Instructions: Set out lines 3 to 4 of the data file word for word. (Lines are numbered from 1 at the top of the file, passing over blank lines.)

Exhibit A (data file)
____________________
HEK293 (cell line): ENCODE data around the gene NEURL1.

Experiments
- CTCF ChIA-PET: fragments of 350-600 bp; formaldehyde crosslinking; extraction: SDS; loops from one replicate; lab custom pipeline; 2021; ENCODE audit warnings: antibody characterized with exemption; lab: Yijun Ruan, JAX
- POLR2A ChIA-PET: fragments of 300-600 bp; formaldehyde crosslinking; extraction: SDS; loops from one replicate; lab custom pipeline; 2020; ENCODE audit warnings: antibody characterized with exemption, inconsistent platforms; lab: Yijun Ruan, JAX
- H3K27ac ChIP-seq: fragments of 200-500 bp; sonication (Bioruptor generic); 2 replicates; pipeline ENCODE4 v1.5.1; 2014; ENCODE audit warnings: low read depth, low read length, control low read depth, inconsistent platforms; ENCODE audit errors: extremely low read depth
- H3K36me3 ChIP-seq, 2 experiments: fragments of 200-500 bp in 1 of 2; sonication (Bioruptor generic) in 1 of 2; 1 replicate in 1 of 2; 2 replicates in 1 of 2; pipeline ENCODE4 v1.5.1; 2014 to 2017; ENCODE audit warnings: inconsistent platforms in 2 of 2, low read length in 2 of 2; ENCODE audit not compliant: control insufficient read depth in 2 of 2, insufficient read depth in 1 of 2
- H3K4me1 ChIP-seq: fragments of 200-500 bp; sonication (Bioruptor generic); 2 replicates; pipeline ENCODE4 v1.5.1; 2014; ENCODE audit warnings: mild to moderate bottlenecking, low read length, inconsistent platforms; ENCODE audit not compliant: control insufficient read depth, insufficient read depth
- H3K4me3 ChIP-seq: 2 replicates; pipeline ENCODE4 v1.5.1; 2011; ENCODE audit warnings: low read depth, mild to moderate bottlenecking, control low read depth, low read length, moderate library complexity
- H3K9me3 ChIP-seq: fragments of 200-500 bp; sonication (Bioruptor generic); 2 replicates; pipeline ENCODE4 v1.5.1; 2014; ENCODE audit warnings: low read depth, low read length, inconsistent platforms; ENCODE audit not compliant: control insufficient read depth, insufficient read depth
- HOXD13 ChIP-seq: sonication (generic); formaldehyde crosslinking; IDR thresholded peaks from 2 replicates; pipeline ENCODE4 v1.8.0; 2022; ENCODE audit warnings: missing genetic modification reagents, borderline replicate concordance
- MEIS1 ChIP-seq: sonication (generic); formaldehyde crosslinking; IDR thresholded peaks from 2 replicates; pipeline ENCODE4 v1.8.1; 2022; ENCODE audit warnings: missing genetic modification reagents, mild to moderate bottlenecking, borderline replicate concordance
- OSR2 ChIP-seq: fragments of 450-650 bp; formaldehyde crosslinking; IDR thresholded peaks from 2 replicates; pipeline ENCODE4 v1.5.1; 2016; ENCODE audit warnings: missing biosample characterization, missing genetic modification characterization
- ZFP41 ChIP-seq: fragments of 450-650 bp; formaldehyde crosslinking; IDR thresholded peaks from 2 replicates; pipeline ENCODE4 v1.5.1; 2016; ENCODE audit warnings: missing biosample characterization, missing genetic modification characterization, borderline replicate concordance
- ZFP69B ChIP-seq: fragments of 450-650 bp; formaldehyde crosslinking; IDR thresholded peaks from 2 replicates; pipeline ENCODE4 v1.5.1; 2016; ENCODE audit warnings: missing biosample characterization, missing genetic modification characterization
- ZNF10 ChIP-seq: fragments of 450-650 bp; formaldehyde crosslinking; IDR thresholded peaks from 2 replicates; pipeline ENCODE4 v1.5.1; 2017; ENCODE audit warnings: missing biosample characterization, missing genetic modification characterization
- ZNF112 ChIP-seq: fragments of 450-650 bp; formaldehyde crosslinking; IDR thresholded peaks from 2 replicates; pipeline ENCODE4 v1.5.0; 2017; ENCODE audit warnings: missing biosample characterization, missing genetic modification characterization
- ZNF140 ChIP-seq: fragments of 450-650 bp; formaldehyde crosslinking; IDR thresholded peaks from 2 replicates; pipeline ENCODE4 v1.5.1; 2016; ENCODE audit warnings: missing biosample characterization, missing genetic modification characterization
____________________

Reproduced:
- CTCF ChIA-PET: fragments of 350-600 bp; formaldehyde crosslinking; extraction: SDS; loops from one replicate; lab custom pipeline; 2021; ENCODE audit warnings: antibody characterized with exemption; lab: Yijun Ruan, JAX
- POLR2A ChIA-PET: fragments of 300-600 bp; formaldehyde crosslinking; extraction: SDS; loops from one replicate; lab custom pipeline; 2020; ENCODE audit warnings: antibody characterized with exemption, inconsistent platforms; lab: Yijun Ruan, JAX